Having a new Toyota hybrid presented us with the opportunity for a quick trip to southern Utah and a little known Utah State Park called the Freemont Indian State Park. This little gem is located on I-70 between Richfield and the I-15 junction.

We thought it seemed like a great idea to get a real-life handle on how the new Highlander Hybrid would do on a short road trip that would include both backroads and freeways, along with city driving.

This year, Toyota has reimagined the Highlander from the ground up with a new fourth-generation design. Coming to the market just three years after the ever popular Rav4, when the Highlander was introduced it was an instant success in the mid-sized SUV field. Most of the success came from the fact that it was different, and drove more like a sedan than other SUVs of the time that were basically trucks with a larger body on frame configuration.

Our test ride, coming with the hybrid configuration, made our adventure even that much more intriguing. Past experience with Toyota hybrids had proved they would get even better mileage around town than what we could achieve out on the open road. We have also always found that we would do better in the mpg department than what the EPA had put on the window sticker.

So with all that in mind, we took off on our Saturday drive into central Utah to enjoy all that smaller Fremont Indian State Park had to offer. We were excited to get in some awesome driving and great hiking, and most of all getting out of the house for a daylong adventure with a new Highlander hybrid.

Our trip took us down through Sanpete County on the old Highway 89, then on down through Sevier County. With the included standard Toyota Safety Sense 2.0, the drive was made almost autonomous as we set the radar cruise control and lane tracing assist. With all this up and running, the Highlander kept itself centered in the lane and at a present distance behind the vehicle in front of us.

When we got to Salina, Utah, we decided to fill the tank, even though it really didn’t need it. But with a pump price of only $1.14 per gallon, it was almost necessary just to go back to 1981 pricing, and almost made us feel like we were back in high school again.

Forty-five minutes later, we arrived at the state park and checked in at the visitor’s center where we received a map showing where all the great trails and petroglyphs were located. Most of all the trails were moderate and led to some really great rock art!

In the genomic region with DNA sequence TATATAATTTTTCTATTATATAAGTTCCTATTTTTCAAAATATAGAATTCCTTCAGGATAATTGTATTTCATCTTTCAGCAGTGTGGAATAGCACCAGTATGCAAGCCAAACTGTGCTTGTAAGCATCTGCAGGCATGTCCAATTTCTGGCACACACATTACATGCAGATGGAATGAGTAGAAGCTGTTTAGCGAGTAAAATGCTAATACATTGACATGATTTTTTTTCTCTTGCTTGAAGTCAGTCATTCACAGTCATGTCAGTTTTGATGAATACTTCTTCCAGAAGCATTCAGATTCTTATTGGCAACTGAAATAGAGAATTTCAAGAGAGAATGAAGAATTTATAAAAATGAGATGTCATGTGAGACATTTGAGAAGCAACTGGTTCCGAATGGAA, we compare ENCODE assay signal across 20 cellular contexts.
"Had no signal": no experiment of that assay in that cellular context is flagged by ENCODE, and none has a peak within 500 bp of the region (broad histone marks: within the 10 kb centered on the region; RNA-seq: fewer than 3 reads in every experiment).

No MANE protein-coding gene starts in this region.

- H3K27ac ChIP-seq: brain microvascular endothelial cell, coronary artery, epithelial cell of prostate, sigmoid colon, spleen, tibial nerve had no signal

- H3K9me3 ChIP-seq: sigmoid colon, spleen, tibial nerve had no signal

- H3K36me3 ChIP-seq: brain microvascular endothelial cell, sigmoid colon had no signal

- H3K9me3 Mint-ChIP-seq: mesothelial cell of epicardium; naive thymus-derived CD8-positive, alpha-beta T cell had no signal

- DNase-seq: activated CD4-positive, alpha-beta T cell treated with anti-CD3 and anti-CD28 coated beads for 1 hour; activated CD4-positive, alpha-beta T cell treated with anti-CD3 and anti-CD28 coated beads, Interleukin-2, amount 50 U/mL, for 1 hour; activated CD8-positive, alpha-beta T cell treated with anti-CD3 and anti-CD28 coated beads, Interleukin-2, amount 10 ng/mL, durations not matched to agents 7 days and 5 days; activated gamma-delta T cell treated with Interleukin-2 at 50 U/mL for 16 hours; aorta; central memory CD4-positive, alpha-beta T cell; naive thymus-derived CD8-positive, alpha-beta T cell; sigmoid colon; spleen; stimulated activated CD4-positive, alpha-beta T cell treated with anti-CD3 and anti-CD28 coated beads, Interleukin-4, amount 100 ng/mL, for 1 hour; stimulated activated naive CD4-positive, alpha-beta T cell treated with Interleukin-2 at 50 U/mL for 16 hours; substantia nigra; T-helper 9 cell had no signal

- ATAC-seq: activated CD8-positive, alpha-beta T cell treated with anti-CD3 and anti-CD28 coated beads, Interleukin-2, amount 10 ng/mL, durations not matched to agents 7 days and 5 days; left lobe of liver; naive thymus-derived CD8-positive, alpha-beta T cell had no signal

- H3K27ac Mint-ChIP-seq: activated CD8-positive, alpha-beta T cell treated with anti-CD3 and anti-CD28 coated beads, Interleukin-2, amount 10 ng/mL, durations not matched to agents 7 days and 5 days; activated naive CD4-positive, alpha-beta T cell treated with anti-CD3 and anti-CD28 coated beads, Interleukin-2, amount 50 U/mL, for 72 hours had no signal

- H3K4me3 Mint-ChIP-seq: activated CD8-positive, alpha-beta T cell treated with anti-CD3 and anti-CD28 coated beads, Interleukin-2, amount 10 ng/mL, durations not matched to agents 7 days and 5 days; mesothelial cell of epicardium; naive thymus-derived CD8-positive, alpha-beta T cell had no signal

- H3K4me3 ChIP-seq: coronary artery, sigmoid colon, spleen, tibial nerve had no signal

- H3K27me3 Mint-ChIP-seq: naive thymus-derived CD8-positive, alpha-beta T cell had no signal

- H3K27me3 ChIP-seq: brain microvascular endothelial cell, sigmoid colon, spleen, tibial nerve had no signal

We also took the opportunity to go on one of the longer hikes that took us up on top of the northern cliff wall that included some great vistas of the canyon and northward, well worth the time and effort to get to the top.

Also included with the Safety Sense were pre-collision warning with pedestrian detection, high bean assist and a very cool road sign assist function. The latter allowed us to always know what the speed limit was no matter where we were on our journey. With most of that journey consisting of back roads, this was a great addition to help us keep the drive within the law, a standard addition that gets Toyota a huge kudos from us.

With the new design came a new look for the Highlander with the designers adding a large amount of masculinity to the exterior. We liked it as it gave the highlander a more athletic look. The past design lent itself to more of a mom car, whereas this new look would make dad just as confidant behind the wheel.

Inside, the designers have added all kinds of luxurious touches, including an all-new 12.3-inch multimedia display. The large display took front and center in the middle of the console. With the new size, it allowed for the screen to be split into multiple sections, allowing us to use the navigation, radio and keep tabs on our phones through Apple CarPlay, all at once.

The Highlander is also Amazon Alexa compatible, and after hooked up through our home network we could start it remotely or add a destination simply by telling Alexa or downloading our commands to the Toyota.

Inside, the SUV was clad in a very fine brown leather. After over eight hours on the road, we found the seating surfaces to be extremely comfortable. Both were heated and cooled, along with the second-row seating also being heated. The entire look seemed way more Lexus-like than what we would have expected from a middle-of-the-market three-row SUV!

The new hybrid setup comes with a 2.5-liter four-cylinder engine and two small electric motors that add up to a very nice 243 total system horsepower, along with a 36 combined miles per gallon. This number is up 24% over the previous Highlander hybrid that produced only 29 mpg. That is quite an accomplishment for the engineers.

So how did we do after a week with the newly designed SUV and over 500 miles of all kinds of driving? Well, we actually did better than the EPA would have suggested, coming in at 37.5 mpg, not too bad considering a lot of our mileage was on the freeway or backway here in Utah, as we headed home on I-15 after our day of visiting the Freemont Indian park.

Bottom line is that the new Toyota Highlander is sure to excite anyone who takes it for a ride, and what a great way to go green and get fantastic mileage while still looking great. Dads and moms alike will enjoy all that the new SUV has to offer as the Highlander grows up in today’s market.

Base price: $50,200

Price as driven: $52,512

Craig and Deanne Conover have been test-driving vehicles for over eight years and have had the opportunity to drive many makes and models. They receive a new car each week for a weeklong test drive and adventure. They both love having the unique opportunity of trying out new cars. They reside in Springville, Utah.